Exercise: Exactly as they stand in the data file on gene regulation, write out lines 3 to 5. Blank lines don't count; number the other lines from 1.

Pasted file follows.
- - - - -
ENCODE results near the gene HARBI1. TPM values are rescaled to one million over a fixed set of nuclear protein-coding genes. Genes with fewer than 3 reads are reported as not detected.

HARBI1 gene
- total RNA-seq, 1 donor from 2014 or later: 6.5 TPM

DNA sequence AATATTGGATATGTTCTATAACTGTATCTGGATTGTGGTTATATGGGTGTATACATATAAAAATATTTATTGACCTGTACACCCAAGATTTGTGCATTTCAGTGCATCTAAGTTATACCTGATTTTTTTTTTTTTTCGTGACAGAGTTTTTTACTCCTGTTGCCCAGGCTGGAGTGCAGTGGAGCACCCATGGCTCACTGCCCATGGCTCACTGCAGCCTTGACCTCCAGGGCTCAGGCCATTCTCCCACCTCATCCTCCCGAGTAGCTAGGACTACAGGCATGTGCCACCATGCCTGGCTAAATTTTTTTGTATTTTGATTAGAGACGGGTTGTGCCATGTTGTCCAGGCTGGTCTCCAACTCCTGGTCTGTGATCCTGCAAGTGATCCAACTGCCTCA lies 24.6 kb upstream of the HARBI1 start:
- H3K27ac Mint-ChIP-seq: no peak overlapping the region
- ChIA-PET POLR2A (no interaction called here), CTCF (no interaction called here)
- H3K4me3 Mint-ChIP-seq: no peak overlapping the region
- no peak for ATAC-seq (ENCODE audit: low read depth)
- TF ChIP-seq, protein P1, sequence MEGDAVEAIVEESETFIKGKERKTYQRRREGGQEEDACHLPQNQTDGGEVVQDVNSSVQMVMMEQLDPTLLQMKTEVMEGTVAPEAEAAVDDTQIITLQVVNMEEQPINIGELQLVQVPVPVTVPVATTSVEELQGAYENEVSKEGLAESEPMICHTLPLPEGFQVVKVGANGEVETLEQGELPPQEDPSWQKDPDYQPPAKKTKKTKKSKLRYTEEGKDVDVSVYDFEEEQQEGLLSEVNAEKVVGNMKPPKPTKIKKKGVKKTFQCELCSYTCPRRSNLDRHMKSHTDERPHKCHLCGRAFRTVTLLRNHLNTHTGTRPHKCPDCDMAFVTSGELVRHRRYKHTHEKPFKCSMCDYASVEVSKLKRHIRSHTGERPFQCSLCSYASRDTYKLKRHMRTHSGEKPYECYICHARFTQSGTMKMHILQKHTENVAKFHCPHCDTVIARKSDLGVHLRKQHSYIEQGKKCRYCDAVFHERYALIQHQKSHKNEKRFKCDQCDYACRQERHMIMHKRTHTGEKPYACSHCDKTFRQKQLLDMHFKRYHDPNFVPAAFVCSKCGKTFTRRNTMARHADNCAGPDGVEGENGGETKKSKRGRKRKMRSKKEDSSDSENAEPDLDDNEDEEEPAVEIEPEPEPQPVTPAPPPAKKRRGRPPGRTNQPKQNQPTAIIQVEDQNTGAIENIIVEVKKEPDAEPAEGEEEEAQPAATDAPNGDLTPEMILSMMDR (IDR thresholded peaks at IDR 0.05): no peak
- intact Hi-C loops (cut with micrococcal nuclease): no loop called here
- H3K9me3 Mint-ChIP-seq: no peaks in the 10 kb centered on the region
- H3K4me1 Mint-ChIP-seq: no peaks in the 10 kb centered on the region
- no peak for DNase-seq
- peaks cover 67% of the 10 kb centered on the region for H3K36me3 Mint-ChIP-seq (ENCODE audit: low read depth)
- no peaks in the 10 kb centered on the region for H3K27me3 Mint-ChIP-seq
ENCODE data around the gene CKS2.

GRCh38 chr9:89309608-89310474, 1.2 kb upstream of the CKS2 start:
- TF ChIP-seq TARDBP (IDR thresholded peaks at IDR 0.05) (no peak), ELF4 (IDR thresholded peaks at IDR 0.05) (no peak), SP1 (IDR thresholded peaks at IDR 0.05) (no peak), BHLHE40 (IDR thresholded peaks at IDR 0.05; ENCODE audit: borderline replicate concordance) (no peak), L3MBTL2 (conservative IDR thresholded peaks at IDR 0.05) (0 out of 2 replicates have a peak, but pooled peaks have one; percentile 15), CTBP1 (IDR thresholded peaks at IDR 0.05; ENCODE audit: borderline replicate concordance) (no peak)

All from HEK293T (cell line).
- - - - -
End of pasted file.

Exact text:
- total RNA-seq, 1 donor from 2014 or later: 6.5 TPM

DNA sequence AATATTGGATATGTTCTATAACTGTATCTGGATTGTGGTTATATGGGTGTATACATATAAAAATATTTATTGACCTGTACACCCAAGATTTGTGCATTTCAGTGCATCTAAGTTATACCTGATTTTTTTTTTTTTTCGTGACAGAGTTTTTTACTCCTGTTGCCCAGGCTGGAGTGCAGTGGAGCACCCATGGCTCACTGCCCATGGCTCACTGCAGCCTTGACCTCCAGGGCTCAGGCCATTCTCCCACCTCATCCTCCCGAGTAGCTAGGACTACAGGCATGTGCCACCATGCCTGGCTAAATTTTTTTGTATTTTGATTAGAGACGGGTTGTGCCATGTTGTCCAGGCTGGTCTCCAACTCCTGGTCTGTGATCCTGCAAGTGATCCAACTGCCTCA lies 24.6 kb upstream of the HARBI1 start:
- H3K27ac Mint-ChIP-seq: no peak overlapping the region